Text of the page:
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An excerpt from www.HouseOfNames.com archives copyright 2000 - 2017


The ancient name of Decaen finds its origins with the ancient Anglo-Saxon culture of Britain. It comes from a name for a deacon, an officer in the church. The occupation appears in the Old French as diacne, in Old English as diacon or deacon, and in Old English as deakne. Alternatively, the name could have been derived "from the name of an ancestor as in 'the son of David.' " [1]CITATION[CLOSE]
Bardsley, C.W, A Dictionary of English and Welsh Surnames: With Special American Instances. Wiltshire: Heraldry Today, 1901. Print. (ISBN 0-900455-44-6)


Decaen Early Origins



The surname Decaen was first found in Suffolk where they held a family seat from very ancient times, some say before the Conquest in 1066.

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Decaen Spelling Variations


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Decaen Spelling Variations



Sound was what guided spelling in the essentially pre-literate Middle Ages, so one person's name was often recorded under several variations during a single lifetime. Also, before the advent of the printing press and the first dictionaries, the English language was not standardized. Therefore, spelling variations were common, even among the names of the most literate people. Known variations of the Decaen family name include Deakin, Deacon, Deakan, Deakins, Dekne, Diakne and many more.

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Decaen Early History


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Decaen Early History



This web page shows only a small excerpt of our Decaen research. Another 435 words (31 lines of text) covering the years 1086, 1212, 1256, 1327, 1327, 1332 and 1379 are included under the topic Early Decaen History in all our PDF Extended History products and printed products wherever possible.

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Decaen Early Notables (pre 1700)


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Decaen Early Notables (pre 1700)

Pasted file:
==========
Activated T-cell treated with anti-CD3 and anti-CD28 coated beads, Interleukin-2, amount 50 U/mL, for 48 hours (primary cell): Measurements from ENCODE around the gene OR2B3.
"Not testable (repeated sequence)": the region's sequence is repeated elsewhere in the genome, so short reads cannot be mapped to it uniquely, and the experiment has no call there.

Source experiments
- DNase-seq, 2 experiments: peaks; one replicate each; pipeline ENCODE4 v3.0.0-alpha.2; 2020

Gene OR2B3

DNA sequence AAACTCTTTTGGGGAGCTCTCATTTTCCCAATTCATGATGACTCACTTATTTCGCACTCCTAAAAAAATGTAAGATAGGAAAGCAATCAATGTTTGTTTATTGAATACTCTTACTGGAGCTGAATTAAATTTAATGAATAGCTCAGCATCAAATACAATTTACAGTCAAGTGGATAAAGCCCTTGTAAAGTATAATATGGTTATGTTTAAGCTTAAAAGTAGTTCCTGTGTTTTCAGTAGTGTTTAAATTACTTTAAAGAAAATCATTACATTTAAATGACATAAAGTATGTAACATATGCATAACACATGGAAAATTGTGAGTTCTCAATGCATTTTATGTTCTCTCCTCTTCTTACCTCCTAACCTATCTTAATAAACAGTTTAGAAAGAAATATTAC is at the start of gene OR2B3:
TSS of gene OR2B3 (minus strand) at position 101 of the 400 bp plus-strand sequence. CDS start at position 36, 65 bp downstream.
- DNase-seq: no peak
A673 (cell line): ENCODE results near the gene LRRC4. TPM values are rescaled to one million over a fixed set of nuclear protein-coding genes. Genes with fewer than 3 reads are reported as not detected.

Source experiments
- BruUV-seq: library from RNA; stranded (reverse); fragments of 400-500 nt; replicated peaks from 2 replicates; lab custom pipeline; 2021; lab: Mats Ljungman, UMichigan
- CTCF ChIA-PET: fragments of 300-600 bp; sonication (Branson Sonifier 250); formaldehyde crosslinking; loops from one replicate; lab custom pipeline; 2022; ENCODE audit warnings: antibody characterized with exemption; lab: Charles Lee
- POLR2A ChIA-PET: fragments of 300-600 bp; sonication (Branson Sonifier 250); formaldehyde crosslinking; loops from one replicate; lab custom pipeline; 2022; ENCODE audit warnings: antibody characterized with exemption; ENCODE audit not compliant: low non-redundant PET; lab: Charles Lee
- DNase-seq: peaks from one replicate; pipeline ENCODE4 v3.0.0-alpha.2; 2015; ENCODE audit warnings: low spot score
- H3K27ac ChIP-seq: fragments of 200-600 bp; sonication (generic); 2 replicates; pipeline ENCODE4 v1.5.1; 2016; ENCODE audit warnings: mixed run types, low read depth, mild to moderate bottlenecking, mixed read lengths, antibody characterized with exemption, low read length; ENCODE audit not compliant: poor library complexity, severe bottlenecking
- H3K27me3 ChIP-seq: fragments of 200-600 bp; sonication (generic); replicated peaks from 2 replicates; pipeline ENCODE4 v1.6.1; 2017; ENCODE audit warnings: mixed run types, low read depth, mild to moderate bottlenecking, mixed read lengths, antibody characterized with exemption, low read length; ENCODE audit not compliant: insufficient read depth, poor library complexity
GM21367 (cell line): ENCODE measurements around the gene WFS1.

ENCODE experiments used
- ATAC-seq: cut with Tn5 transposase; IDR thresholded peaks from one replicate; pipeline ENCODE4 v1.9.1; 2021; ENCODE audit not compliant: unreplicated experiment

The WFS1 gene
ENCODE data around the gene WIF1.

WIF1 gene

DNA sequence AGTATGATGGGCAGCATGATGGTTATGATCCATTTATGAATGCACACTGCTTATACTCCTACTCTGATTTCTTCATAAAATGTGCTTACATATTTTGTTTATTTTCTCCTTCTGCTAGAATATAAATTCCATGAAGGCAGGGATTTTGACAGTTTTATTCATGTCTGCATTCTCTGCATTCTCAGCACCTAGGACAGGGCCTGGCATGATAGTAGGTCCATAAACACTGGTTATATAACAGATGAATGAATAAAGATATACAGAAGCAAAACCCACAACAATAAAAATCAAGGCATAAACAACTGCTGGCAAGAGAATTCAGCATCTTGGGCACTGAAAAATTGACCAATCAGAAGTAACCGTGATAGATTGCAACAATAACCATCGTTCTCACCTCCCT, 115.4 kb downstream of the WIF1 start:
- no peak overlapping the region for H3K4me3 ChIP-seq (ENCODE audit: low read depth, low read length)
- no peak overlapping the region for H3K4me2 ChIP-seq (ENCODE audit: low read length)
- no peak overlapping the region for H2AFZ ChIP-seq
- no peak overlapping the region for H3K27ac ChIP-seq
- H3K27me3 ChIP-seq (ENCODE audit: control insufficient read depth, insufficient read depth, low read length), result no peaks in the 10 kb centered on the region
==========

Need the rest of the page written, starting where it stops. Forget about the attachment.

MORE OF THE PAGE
More information is included under the topic Early Decaen Notables in all our PDF Extended History products and printed products wherever possible.

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Decaen In Ireland


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Decaen In Ireland



Some of the Decaen family moved to Ireland, but this topic is not covered in this excerpt. Another 91 words (6 lines of text) about their life in Ireland is included in all our PDF Extended History products and printed products wherever possible.

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The Great Migration


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The Great Migration



For political, religious, and economic reasons, thousands of English families boarded ships for Ireland, the Canadas, the America colonies, and many of smaller tropical colonies in the hope of finding better lives abroad. Although the passage on the cramped, dank ships caused many to arrive in the New World diseased and starving, those families that survived the trip often went on to make valuable contributions to those new societies to which they arrived. Early immigrants bearing the Decaen surname or a spelling variation of the name include : John Deacon who settled in Maine in 1628; and Martha Deacon who settled in Virginia in 1637; Alice Deacon settled in Boston Massachusetts in 1635; Avis Deacon settled in Virginia in 1635.

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Contemporary Notables of the name Decaen (post 1700)